[Aboriginal] bootstrapping llvm

Rob Landley rob at landley.net
Sat Oct 5 14:27:31 PDT 2013

On 10/04/2013 10:19:34 PM, Alain Toussaint wrote:
> > On 09/25/2013 02:45:03 PM, Alain Toussaint wrote:
> >> At the moment, I have built llvm 3.3 under gentoo with all the  
> targets enabled
> >> but tonight when I get back home, I'll try to build a  
> cross-compiler in my homedir.
> >
> > I note my record-command.sh and report-recorded-commands.sh scripts  
> (see the FAQ) are useful work working out build prerequisites.  
> They're available in the build on the host, and get installed into  
> the system images as a command line wrapper.
> >
> > Rob
> Ok, I'll look into their sources. For the moment, I've been looking  
> at building
> llvm with musl using this page:  
> http://wiki.musl-libc.org/wiki/BuildingLLVM


> I don't know yet if I'll follow the howto to the letter or adapt it  
> to use a llvm
> userland (the instruction refer to a libgcc & libstdc++ build and I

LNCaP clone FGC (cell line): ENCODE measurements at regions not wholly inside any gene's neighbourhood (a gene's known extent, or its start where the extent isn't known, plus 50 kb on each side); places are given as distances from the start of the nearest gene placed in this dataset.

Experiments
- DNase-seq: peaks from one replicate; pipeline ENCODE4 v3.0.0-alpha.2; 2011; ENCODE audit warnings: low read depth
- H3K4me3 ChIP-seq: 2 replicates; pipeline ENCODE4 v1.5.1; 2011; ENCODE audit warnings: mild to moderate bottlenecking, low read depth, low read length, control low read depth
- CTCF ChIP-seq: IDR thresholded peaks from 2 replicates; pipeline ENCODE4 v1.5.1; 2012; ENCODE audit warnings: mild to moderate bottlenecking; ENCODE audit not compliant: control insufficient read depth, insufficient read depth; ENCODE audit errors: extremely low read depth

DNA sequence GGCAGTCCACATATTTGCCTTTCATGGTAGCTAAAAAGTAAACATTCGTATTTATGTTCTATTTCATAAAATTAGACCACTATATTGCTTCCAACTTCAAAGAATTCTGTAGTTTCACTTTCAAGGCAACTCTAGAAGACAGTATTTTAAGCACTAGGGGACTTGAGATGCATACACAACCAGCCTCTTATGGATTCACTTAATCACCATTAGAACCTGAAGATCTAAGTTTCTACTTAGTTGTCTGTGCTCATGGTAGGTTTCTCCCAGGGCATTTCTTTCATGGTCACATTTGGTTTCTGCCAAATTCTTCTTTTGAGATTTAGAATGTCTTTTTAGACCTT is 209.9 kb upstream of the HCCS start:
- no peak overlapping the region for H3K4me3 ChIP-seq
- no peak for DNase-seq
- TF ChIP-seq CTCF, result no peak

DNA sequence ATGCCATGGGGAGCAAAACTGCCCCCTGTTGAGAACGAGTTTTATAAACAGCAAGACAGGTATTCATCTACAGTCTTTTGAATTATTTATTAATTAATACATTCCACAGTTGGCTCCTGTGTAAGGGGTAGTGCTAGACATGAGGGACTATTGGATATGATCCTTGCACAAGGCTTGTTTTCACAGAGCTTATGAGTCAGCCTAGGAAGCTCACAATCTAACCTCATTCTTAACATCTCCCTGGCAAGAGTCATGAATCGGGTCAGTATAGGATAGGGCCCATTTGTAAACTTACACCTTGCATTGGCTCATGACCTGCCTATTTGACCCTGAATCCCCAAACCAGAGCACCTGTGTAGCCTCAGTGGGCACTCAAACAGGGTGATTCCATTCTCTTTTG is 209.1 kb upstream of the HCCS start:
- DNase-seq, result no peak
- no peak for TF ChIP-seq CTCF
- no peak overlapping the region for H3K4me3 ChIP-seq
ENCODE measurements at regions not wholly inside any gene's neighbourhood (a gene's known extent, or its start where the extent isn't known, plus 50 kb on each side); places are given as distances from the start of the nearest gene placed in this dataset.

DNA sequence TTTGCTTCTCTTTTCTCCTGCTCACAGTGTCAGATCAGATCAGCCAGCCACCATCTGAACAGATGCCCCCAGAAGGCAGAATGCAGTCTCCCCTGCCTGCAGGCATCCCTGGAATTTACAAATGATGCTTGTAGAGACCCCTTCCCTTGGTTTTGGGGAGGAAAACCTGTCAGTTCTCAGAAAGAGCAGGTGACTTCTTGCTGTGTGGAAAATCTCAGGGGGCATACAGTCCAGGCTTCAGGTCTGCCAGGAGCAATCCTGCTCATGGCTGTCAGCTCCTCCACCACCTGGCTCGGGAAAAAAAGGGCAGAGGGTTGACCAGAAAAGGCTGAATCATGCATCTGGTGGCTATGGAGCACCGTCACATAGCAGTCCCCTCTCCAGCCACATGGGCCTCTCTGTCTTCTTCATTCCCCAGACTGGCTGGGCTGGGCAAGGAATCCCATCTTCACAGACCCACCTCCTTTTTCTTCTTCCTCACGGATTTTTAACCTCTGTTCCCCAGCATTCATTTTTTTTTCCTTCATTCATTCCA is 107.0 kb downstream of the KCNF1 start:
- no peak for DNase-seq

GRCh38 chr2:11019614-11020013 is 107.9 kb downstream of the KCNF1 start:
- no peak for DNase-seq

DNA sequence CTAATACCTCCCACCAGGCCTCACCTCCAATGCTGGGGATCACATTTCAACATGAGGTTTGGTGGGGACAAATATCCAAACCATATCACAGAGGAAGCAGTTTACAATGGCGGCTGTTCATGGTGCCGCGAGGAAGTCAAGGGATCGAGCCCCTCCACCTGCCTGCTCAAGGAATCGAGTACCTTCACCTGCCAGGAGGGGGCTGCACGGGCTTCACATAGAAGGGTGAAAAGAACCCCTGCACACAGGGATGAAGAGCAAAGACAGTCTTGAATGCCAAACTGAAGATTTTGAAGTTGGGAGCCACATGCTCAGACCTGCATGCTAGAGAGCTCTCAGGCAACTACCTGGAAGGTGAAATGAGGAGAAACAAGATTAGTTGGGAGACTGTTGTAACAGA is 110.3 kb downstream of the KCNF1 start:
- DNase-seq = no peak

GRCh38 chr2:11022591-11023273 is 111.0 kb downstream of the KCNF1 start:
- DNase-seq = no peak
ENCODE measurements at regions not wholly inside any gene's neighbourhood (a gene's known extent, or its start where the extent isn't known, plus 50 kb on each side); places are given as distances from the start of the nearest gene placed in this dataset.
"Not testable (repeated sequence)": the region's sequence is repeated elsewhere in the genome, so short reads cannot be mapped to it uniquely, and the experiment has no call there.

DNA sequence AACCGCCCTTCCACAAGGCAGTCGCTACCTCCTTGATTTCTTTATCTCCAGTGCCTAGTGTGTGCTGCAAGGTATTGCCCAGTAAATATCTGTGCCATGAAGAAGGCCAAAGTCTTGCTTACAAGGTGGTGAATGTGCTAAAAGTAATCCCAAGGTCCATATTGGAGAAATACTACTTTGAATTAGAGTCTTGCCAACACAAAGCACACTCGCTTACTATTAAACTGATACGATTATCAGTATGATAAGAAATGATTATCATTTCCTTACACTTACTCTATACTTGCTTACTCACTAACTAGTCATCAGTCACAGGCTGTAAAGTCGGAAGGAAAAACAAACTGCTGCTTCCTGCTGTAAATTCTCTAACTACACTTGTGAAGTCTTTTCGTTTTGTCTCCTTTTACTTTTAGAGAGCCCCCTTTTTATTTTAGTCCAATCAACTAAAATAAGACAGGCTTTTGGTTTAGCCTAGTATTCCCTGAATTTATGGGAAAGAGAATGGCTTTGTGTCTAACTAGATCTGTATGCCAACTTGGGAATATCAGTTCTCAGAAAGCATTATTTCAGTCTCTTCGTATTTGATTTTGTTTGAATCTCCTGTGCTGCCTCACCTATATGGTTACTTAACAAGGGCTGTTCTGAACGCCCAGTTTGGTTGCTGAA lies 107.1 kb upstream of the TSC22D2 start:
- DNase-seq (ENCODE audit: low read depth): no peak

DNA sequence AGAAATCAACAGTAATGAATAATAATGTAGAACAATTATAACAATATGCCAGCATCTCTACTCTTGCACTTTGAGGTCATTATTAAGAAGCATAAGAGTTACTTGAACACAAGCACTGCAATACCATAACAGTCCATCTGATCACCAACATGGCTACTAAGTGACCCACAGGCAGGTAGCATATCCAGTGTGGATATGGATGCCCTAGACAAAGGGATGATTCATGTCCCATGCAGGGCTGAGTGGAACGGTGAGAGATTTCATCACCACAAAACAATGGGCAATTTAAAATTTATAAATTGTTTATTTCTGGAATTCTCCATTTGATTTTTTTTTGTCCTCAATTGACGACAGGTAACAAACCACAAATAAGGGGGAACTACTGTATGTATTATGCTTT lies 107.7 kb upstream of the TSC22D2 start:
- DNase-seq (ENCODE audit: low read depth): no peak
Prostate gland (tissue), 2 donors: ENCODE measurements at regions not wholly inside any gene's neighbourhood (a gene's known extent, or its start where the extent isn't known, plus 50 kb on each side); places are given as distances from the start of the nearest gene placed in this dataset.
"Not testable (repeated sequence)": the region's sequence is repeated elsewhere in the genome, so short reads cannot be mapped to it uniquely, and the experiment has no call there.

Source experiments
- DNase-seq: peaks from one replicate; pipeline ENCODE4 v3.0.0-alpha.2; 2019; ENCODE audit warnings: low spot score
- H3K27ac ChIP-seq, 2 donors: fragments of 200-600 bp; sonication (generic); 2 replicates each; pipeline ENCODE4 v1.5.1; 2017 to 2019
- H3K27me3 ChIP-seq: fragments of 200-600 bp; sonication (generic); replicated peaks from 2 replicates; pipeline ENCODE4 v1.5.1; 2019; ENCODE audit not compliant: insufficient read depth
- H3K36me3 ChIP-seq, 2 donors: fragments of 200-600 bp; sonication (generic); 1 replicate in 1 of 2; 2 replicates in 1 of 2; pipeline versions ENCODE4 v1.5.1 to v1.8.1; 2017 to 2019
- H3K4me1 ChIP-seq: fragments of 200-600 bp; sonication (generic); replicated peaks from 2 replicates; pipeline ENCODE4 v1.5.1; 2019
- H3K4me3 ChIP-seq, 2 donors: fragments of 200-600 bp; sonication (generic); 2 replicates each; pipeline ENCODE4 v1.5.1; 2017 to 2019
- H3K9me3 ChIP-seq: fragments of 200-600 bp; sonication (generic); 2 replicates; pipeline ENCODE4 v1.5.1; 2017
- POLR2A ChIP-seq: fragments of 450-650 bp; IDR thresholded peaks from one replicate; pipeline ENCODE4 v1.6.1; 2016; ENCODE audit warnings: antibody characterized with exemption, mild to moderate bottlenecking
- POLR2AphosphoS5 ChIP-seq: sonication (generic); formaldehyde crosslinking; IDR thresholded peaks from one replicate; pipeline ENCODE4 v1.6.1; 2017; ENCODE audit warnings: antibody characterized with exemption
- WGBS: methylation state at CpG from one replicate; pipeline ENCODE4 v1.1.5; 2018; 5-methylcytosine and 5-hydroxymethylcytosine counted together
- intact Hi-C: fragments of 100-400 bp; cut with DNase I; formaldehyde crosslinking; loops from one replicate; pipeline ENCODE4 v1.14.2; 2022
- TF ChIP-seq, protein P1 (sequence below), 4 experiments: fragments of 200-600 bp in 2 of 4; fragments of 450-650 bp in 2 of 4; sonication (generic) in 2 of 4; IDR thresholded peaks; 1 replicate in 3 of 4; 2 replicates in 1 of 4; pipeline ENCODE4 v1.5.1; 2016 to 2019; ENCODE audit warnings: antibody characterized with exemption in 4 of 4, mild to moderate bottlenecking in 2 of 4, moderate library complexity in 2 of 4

> actually want
> to build with their clang/llvm counterpart) but I will decide later  
> next week.

The history of llvm involves creating a new code generation backend  
using the gcc frontend (llvm), then creating a new frontend (clang),  
then creating new libgcc and libstdc++, then creating a new assembler  
and linker, then fixing various packages that had upstream  

It's always been an incremental process to get to the desired result. I  
usually try to get something working then swap out parts one at a time  
with a known-good base to compare against. Once I get a knew known-good  
base, archive it and iterate with the next change. Often the first "get  
something working" is really crappy, from just "build it on my ubuntu  
host with their gcc and glibc and $PATH of tools" through "boot  
somebody else's image under qemu and poke around".

If you've played with Linux From Scratch, you'll see where I got the  
"populate a chroot with tools, then build another chroot using _that_  
chroot" approach. It's an excellent way to encapsulate your  
dependencies; if the first chroot is missing something it can't build  
the second. I'd make it work on x86 with just chroot, and _then_ worry  
about other targets and qemu. (You could even do actual linux from  
scratch using the gnu tools and then worry about swapping them out for  
busybox after you have a known working baseline. I doubt the llvm guys  
have been testing busybox/toybox as their build environment. :)


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